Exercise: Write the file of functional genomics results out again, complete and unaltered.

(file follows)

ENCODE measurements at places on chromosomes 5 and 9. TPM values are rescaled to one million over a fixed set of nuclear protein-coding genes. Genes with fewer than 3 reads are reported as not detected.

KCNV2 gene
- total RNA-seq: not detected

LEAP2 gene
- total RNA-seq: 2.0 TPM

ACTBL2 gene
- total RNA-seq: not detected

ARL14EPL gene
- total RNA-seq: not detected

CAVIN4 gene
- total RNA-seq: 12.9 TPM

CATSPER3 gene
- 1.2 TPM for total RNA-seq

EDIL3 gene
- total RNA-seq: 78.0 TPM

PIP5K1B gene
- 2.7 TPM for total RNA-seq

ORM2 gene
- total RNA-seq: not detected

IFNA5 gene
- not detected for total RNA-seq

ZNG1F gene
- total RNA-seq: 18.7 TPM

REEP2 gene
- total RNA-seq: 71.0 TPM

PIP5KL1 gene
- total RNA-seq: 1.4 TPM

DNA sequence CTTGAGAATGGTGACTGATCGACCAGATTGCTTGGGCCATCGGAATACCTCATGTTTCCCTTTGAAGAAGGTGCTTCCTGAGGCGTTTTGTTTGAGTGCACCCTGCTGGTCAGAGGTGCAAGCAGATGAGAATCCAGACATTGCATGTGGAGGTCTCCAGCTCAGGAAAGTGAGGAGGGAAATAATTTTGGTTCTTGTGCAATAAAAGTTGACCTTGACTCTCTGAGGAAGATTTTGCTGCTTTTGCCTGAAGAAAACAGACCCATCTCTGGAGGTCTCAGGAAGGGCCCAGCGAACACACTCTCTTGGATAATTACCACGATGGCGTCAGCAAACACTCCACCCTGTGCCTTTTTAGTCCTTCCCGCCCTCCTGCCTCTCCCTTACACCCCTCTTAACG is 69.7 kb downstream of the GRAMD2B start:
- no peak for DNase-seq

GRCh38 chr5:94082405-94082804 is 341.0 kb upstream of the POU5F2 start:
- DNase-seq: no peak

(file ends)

ENCODE measurements at places on chromosomes 5 and 9. TPM values are rescaled to one million over a fixed set of nuclear protein-coding genes. Genes with fewer than 3 reads are reported as not detected.

KCNV2 gene
- total RNA-seq: not detected

LEAP2 gene
- total RNA-seq: 2.0 TPM

ACTBL2 gene
- total RNA-seq: not detected

ARL14EPL gene
- total RNA-seq: not detected

CAVIN4 gene
- total RNA-seq: 12.9 TPM

CATSPER3 gene
- 1.2 TPM for total RNA-seq

EDIL3 gene
- total RNA-seq: 78.0 TPM

PIP5K1B gene
- 2.7 TPM for total RNA-seq

ORM2 gene
- total RNA-seq: not detected

IFNA5 gene
- not detected for total RNA-seq

ZNG1F gene
- total RNA-seq: 18.7 TPM

REEP2 gene
- total RNA-seq: 71.0 TPM

PIP5KL1 gene
- total RNA-seq: 1.4 TPM

DNA sequence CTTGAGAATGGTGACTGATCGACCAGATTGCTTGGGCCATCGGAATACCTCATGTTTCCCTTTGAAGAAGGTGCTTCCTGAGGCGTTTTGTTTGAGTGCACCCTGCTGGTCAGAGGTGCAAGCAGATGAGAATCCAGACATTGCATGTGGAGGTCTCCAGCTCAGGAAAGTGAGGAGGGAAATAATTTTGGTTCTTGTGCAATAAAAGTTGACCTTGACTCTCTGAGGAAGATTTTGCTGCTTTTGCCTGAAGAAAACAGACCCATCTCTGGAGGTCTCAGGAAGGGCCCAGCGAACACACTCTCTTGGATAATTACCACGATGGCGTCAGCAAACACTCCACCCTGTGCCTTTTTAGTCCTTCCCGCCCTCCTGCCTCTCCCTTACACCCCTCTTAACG is 69.7 kb downstream of the GRAMD2B start:
- no peak for DNase-seq

GRCh38 chr5:94082405-94082804 is 341.0 kb upstream of the POU5F2 start:
- DNase-seq: no peak